Keeping things healthy: Shona Sturgeon has been elected as President Elect of the World Federation of Mental Health (WFMH).
SHONA Sturgeon, a senior lecturer in the Department of Social Development, has been voted in as President Elect of the World Federation of Mental Health (WFMH) at the organisation's biennial conference in Melbourne in February.
Sturgeon will take office in 2005, and will serve as President Elect for the next two years. During this time, she will assist the WFMH President in running the body's many international obligations.
Sturgeon first joined the WFMH in 1997, when she was voted in as Regional Vice-President for Africa. Since then, she has served as a Board Member at Large and chairperson of the Federation's membership committee.
She is currently President of the South African Federation of Mental Health.
Described by Sturgeon as an advocacy body, the WFMH, founded in 1948, seeks to promote the highest level of mental health manages, among other things, the World Mental Health Day, co-sponsored by the World Health Organisation (WHO).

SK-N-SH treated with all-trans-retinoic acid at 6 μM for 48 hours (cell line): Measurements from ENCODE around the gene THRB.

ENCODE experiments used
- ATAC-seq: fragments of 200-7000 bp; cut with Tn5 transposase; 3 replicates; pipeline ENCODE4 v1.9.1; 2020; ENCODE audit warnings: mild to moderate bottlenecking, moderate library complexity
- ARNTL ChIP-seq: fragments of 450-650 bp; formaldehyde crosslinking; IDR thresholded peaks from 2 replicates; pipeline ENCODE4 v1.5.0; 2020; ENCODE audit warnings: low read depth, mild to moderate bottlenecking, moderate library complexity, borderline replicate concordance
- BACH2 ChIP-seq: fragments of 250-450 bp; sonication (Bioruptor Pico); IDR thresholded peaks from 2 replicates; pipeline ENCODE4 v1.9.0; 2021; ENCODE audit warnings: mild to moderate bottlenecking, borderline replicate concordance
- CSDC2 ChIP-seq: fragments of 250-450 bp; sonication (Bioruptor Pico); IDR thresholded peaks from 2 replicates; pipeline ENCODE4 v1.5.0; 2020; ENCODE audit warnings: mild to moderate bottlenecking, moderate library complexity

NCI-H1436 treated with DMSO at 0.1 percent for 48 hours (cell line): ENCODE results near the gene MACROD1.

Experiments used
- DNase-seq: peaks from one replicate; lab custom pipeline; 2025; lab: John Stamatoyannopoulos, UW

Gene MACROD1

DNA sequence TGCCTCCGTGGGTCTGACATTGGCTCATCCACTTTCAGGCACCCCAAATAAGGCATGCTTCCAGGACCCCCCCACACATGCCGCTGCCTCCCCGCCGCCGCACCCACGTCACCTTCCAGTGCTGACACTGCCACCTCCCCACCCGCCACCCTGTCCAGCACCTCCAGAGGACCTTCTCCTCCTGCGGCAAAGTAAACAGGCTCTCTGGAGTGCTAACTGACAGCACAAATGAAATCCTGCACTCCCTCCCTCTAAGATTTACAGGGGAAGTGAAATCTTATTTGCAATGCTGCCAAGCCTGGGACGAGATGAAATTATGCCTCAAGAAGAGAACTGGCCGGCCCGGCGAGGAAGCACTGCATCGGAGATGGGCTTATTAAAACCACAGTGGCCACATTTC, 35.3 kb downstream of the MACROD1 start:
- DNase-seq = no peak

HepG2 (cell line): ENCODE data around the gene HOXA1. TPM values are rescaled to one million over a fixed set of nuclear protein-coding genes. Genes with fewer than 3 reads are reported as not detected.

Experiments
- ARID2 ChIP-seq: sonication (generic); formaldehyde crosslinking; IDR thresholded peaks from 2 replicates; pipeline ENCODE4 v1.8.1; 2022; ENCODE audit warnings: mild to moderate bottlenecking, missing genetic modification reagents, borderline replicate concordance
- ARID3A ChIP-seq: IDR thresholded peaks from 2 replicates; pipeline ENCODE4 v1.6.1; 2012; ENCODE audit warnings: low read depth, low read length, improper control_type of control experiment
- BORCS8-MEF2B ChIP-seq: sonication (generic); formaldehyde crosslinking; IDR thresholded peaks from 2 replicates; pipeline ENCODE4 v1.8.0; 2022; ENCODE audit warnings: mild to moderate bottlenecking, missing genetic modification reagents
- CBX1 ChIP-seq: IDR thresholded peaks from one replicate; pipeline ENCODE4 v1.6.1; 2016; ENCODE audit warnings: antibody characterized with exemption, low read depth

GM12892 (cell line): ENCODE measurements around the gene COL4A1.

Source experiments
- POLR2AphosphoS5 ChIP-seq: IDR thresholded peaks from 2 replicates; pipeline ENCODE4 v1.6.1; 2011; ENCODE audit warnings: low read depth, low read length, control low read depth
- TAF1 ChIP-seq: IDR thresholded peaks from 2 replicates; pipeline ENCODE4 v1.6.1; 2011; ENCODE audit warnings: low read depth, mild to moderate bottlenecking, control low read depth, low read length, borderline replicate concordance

On this day, observed on October 10 each year, the WFMH provides educational and advocacy material to organisations worldwide, facilitating their task of bringing public and government attention to mental health issues.
According to Sturgeon, the Federation is different from many organisations in its multi-disciplinary membership, including academics, psychiatrists, psychologists, social workers, teachers, carers and consumers of mental health services. â€œWe have a very holistic approach to mental health,â€ she notes.
One of the organisation's few presidents to come from a developing country, Sturgeon considers her election as a privilege that comes with huge responsibilities.
â€œI enjoy serving on the World Federation because of the kind of people involved with it – people who care, and give voluntarily of their knowledge and experience.â€
As in her previous and ongoing positions with the Federation, Sturgeon aims to raise the profile of Africa and developing countries in the organisation.
â€œI think it is important for Africa and UCT to be seen to be playing a part on the world stage. We are important, and our issues are important.â€